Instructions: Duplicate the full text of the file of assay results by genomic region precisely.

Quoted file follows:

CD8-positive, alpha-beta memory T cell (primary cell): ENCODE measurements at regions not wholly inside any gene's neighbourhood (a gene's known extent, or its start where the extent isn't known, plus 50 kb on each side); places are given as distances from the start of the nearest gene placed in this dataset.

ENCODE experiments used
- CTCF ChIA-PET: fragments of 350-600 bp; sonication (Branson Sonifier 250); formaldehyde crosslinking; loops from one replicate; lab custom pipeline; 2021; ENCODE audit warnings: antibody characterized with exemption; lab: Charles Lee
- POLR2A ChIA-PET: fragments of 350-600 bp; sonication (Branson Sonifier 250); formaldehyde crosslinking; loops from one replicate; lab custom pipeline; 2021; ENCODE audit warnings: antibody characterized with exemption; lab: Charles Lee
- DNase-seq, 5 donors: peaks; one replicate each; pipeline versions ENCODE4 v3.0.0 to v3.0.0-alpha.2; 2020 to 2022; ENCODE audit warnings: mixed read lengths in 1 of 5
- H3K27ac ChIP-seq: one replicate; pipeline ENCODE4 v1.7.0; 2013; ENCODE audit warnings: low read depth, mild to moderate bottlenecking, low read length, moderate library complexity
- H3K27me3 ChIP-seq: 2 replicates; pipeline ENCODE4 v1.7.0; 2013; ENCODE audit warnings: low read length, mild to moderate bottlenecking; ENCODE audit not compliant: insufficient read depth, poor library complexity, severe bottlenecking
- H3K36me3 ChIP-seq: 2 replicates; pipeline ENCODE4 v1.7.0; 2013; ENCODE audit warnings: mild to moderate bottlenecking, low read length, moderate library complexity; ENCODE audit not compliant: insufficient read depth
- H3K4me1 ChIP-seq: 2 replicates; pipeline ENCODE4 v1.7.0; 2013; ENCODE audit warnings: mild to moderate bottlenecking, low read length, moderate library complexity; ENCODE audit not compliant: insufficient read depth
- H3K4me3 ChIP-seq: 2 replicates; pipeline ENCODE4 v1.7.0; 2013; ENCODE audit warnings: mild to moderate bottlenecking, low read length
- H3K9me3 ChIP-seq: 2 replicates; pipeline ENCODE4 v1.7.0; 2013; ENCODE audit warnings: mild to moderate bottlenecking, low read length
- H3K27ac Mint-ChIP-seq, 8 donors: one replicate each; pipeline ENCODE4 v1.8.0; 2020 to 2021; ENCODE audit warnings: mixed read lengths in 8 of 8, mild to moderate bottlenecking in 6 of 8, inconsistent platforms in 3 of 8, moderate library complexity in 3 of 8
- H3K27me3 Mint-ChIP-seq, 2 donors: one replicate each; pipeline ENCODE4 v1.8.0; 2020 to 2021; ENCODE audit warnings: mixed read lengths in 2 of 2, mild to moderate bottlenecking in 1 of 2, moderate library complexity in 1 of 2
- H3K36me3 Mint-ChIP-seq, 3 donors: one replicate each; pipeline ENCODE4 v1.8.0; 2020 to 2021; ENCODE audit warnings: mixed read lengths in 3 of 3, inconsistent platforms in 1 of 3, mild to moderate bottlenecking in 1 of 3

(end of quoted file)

CD8-positive, alpha-beta memory T cell (primary cell): ENCODE measurements at regions not wholly inside any gene's neighbourhood (a gene's known extent, or its start where the extent isn't known, plus 50 kb on each side); places are given as distances from the start of the nearest gene placed in this dataset.

ENCODE experiments used
- CTCF ChIA-PET: fragments of 350-600 bp; sonication (Branson Sonifier 250); formaldehyde crosslinking; loops from one replicate; lab custom pipeline; 2021; ENCODE audit warnings: antibody characterized with exemption; lab: Charles Lee
- POLR2A ChIA-PET: fragments of 350-600 bp; sonication (Branson Sonifier 250); formaldehyde crosslinking; loops from one replicate; lab custom pipeline; 2021; ENCODE audit warnings: antibody characterized with exemption; lab: Charles Lee
- DNase-seq, 5 donors: peaks; one replicate each; pipeline versions ENCODE4 v3.0.0 to v3.0.0-alpha.2; 2020 to 2022; ENCODE audit warnings: mixed read lengths in 1 of 5
- H3K27ac ChIP-seq: one replicate; pipeline ENCODE4 v1.7.0; 2013; ENCODE audit warnings: low read depth, mild to moderate bottlenecking, low read length, moderate library complexity
- H3K27me3 ChIP-seq: 2 replicates; pipeline ENCODE4 v1.7.0; 2013; ENCODE audit warnings: low read length, mild to moderate bottlenecking; ENCODE audit not compliant: insufficient read depth, poor library complexity, severe bottlenecking
- H3K36me3 ChIP-seq: 2 replicates; pipeline ENCODE4 v1.7.0; 2013; ENCODE audit warnings: mild to moderate bottlenecking, low read length, moderate library complexity; ENCODE audit not compliant: insufficient read depth
- H3K4me1 ChIP-seq: 2 replicates; pipeline ENCODE4 v1.7.0; 2013; ENCODE audit warnings: mild to moderate bottlenecking, low read length, moderate library complexity; ENCODE audit not compliant: insufficient read depth
- H3K4me3 ChIP-seq: 2 replicates; pipeline ENCODE4 v1.7.0; 2013; ENCODE audit warnings: mild to moderate bottlenecking, low read length
- H3K9me3 ChIP-seq: 2 replicates; pipeline ENCODE4 v1.7.0; 2013; ENCODE audit warnings: mild to moderate bottlenecking, low read length
- H3K27ac Mint-ChIP-seq, 8 donors: one replicate each; pipeline ENCODE4 v1.8.0; 2020 to 2021; ENCODE audit warnings: mixed read lengths in 8 of 8, mild to moderate bottlenecking in 6 of 8, inconsistent platforms in 3 of 8, moderate library complexity in 3 of 8
- H3K27me3 Mint-ChIP-seq, 2 donors: one replicate each; pipeline ENCODE4 v1.8.0; 2020 to 2021; ENCODE audit warnings: mixed read lengths in 2 of 2, mild to moderate bottlenecking in 1 of 2, moderate library complexity in 1 of 2
- H3K36me3 Mint-ChIP-seq, 3 donors: one replicate each; pipeline ENCODE4 v1.8.0; 2020 to 2021; ENCODE audit warnings: mixed read lengths in 3 of 3, inconsistent platforms in 1 of 3, mild to moderate bottlenecking in 1 of 3